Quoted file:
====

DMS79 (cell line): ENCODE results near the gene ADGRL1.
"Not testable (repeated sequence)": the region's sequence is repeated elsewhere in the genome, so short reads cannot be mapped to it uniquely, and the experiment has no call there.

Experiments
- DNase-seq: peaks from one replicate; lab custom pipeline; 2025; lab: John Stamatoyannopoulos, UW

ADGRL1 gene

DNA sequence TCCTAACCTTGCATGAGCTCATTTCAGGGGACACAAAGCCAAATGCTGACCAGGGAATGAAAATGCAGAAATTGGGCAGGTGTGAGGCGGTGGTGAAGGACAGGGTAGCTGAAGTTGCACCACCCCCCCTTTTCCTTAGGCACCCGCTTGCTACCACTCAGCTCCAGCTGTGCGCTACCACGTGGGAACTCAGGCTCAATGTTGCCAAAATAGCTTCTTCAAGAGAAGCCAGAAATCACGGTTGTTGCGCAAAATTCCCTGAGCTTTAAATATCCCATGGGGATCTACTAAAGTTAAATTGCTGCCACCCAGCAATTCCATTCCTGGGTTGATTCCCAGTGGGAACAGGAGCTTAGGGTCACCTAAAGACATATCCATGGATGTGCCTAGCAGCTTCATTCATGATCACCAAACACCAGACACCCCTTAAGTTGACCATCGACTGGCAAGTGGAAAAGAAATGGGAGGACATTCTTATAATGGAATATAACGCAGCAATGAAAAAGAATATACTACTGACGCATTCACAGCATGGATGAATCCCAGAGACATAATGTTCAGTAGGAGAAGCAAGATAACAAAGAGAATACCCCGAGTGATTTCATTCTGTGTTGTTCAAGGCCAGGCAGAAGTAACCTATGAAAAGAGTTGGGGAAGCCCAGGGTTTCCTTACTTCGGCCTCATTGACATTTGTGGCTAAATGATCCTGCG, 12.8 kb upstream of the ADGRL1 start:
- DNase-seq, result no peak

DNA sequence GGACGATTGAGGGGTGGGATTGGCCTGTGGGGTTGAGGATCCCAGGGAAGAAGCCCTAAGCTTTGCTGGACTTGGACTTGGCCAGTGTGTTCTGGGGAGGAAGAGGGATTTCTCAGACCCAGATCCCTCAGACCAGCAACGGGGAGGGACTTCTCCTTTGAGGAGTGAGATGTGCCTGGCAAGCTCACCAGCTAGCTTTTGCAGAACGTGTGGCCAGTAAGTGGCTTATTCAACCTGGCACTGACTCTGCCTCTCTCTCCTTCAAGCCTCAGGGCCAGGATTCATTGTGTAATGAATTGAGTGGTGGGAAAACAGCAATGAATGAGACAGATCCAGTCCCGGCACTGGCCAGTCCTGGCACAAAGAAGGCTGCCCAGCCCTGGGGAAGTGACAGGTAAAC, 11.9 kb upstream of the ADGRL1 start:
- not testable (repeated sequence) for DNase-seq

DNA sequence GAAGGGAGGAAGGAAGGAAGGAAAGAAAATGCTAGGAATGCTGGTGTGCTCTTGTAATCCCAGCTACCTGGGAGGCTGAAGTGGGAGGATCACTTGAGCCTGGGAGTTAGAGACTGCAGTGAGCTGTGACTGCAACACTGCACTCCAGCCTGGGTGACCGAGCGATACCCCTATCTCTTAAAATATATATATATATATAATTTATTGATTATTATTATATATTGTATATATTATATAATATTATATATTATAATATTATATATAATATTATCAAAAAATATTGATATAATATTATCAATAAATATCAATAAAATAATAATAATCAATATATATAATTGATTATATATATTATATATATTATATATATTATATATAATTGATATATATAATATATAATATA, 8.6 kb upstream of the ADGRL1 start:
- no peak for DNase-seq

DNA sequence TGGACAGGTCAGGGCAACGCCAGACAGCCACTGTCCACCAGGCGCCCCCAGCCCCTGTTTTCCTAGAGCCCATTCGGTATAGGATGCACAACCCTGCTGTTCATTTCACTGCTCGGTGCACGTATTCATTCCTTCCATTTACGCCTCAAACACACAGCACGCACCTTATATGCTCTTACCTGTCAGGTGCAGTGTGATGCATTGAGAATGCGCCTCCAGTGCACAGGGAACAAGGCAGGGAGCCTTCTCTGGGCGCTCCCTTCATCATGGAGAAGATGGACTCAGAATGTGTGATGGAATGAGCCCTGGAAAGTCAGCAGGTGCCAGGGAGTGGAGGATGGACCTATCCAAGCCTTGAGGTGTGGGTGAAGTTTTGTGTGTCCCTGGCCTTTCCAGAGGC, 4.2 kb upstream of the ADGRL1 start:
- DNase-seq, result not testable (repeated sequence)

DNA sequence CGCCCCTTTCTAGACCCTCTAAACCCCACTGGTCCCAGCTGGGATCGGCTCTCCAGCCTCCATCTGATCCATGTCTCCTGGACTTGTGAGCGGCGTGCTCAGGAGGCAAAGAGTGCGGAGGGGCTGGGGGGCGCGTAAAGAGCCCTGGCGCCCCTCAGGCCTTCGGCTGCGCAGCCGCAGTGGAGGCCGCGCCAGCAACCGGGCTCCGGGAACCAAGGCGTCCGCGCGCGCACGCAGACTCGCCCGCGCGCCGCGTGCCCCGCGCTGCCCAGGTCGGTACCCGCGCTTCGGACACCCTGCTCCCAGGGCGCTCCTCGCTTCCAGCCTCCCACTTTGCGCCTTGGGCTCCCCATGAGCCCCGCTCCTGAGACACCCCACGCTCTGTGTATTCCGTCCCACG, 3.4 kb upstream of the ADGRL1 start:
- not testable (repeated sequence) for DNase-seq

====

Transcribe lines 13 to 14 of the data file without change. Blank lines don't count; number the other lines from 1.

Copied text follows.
- DNase-seq, result not testable (repeated sequence)

DNA sequence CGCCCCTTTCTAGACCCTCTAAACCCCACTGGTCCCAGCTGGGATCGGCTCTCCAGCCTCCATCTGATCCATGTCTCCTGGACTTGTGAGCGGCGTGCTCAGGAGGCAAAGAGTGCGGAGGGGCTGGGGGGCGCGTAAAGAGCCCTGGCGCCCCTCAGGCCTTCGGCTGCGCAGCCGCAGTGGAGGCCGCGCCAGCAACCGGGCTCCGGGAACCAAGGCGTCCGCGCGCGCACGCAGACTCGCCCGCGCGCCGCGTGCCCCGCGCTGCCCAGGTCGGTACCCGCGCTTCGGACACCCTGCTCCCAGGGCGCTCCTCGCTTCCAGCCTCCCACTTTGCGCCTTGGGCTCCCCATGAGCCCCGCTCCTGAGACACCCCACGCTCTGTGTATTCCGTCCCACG, 3.4 kb upstream of the ADGRL1 start: